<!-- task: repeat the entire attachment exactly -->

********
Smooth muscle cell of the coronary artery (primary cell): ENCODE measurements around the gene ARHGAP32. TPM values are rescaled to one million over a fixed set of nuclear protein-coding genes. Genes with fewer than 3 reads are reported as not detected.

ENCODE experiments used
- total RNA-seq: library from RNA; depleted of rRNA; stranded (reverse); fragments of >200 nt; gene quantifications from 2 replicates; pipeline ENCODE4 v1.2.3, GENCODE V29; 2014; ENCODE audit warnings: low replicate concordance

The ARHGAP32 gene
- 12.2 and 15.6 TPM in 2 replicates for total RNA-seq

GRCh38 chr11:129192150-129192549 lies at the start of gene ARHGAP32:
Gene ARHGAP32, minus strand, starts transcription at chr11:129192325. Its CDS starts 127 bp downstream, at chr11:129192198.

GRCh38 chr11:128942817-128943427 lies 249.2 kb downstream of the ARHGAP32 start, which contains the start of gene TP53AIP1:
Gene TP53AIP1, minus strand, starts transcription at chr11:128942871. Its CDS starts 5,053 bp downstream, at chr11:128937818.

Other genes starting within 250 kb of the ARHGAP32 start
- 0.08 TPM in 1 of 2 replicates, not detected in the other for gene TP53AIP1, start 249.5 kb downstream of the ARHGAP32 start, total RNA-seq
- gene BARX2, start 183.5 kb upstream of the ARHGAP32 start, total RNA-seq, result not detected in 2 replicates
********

Smooth muscle cell of the coronary artery (primary cell): ENCODE measurements around the gene ARHGAP32. TPM values are rescaled to one million over a fixed set of nuclear protein-coding genes. Genes with fewer than 3 reads are reported as not detected.

ENCODE experiments used
- total RNA-seq: library from RNA; depleted of rRNA; stranded (reverse); fragments of >200 nt; gene quantifications from 2 replicates; pipeline ENCODE4 v1.2.3, GENCODE V29; 2014; ENCODE audit warnings: low replicate concordance

The ARHGAP32 gene
- 12.2 and 15.6 TPM in 2 replicates for total RNA-seq

GRCh38 chr11:129192150-129192549 lies at the start of gene ARHGAP32:
Gene ARHGAP32, minus strand, starts transcription at chr11:129192325. Its CDS starts 127 bp downstream, at chr11:129192198.

GRCh38 chr11:128942817-128943427 lies 249.2 kb downstream of the ARHGAP32 start, which contains the start of gene TP53AIP1:
Gene TP53AIP1, minus strand, starts transcription at chr11:128942871. Its CDS starts 5,053 bp downstream, at chr11:128937818.

Other genes starting within 250 kb of the ARHGAP32 start
- 0.08 TPM in 1 of 2 replicates, not detected in the other for gene TP53AIP1, start 249.5 kb downstream of the ARHGAP32 start, total RNA-seq
- gene BARX2, start 183.5 kb upstream of the ARHGAP32 start, total RNA-seq, result not detected in 2 replicates